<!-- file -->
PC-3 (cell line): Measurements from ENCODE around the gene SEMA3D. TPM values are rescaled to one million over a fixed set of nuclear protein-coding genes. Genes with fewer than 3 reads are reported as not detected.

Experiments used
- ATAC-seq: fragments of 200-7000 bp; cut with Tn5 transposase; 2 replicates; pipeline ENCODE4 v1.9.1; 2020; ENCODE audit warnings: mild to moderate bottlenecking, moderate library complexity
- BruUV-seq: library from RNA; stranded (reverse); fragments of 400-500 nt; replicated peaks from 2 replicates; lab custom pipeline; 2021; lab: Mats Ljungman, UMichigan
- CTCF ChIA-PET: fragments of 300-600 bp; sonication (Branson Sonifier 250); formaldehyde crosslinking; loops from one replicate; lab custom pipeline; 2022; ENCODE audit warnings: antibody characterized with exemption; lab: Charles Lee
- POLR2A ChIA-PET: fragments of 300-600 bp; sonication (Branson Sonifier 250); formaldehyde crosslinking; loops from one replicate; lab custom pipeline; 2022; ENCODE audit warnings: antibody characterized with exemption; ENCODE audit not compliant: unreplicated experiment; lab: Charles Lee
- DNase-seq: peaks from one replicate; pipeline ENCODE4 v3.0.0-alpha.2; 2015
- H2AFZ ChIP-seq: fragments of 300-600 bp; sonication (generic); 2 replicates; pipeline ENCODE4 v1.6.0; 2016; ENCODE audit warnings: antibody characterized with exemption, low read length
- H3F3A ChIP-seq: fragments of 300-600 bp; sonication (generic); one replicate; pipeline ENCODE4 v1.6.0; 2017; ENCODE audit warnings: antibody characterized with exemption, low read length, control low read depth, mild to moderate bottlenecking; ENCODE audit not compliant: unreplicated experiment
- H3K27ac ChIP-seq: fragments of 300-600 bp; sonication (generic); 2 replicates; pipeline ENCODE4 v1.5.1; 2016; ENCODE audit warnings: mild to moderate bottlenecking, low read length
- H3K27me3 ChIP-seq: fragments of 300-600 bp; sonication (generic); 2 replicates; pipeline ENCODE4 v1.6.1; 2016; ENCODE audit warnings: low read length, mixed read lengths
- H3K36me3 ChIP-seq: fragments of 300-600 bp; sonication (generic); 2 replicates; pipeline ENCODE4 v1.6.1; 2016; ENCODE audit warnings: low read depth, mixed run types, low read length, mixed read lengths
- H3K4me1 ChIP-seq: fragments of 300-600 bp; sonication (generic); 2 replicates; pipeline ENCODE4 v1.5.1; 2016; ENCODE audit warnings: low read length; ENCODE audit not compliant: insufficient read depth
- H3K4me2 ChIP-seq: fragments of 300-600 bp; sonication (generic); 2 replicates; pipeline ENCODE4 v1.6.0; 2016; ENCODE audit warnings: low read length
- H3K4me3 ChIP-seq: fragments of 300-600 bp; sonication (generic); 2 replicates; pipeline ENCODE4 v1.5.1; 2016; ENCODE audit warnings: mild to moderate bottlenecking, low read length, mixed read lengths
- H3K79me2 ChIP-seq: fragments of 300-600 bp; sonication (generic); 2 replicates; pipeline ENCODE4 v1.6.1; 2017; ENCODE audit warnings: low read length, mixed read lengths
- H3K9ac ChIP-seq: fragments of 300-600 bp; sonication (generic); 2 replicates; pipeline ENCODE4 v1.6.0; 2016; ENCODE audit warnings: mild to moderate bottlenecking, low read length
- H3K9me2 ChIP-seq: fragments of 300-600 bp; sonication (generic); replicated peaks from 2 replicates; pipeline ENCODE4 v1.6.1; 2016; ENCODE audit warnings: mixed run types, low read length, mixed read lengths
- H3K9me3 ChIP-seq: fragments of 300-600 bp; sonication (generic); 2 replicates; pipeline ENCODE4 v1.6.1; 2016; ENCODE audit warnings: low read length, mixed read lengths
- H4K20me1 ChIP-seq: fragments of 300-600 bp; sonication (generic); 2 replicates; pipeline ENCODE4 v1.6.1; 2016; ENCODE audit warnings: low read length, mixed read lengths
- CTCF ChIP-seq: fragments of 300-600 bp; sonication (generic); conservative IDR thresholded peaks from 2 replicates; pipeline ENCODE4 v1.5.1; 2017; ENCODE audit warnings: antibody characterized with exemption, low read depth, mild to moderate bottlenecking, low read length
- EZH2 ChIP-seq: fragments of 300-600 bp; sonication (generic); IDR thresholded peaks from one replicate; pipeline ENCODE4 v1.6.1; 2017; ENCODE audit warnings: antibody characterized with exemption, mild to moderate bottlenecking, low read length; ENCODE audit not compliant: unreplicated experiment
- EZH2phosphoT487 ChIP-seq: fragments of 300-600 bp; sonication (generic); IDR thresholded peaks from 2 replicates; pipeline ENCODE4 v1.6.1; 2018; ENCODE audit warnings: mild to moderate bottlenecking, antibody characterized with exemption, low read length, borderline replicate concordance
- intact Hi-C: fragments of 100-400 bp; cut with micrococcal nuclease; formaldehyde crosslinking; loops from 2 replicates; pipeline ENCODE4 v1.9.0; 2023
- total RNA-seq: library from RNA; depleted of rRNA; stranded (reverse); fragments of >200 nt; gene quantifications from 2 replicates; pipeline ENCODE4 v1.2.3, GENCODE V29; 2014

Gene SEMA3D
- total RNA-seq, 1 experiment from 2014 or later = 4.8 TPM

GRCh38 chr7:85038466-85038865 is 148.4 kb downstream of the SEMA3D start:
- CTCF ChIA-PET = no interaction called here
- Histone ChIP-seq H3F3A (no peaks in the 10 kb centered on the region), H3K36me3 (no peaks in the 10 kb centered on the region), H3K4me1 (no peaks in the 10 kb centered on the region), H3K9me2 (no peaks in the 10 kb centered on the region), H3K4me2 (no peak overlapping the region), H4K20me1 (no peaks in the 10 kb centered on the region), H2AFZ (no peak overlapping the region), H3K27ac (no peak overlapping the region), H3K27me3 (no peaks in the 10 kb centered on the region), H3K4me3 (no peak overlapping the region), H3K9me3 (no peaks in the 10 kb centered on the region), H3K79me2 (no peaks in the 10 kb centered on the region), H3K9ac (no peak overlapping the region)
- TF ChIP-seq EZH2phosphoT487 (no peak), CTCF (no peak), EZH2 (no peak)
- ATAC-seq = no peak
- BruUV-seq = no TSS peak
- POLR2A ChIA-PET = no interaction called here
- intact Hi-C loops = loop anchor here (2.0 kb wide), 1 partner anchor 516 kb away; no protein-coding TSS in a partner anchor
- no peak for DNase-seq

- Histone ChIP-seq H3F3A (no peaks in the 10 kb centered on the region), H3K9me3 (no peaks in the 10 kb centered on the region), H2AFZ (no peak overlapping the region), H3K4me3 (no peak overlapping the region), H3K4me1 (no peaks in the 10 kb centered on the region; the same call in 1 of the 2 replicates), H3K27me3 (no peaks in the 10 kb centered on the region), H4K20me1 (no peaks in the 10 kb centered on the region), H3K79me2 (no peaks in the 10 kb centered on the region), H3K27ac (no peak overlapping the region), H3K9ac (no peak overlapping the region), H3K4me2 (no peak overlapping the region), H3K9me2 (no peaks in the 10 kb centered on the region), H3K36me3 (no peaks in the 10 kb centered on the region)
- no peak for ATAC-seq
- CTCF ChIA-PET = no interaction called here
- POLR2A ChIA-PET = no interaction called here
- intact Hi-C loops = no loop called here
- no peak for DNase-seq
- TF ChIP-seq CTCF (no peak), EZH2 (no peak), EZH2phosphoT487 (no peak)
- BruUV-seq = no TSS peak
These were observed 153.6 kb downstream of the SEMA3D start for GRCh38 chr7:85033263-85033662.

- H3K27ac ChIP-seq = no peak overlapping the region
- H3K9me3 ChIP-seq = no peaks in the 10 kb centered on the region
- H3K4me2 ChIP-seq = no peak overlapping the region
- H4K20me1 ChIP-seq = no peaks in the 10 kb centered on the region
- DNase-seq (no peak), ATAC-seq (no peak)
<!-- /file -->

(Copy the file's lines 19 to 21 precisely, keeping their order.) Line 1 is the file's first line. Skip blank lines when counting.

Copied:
- H3K9me3 ChIP-seq: fragments of 300-600 bp; sonication (generic); 2 replicates; pipeline ENCODE4 v1.6.1; 2016; ENCODE audit warnings: low read length, mixed read lengths
- H4K20me1 ChIP-seq: fragments of 300-600 bp; sonication (generic); 2 replicates; pipeline ENCODE4 v1.6.1; 2016; ENCODE audit warnings: low read length, mixed read lengths
- CTCF ChIP-seq: fragments of 300-600 bp; sonication (generic); conservative IDR thresholded peaks from 2 replicates; pipeline ENCODE4 v1.5.1; 2017; ENCODE audit warnings: antibody characterized with exemption, low read depth, mild to moderate bottlenecking, low read length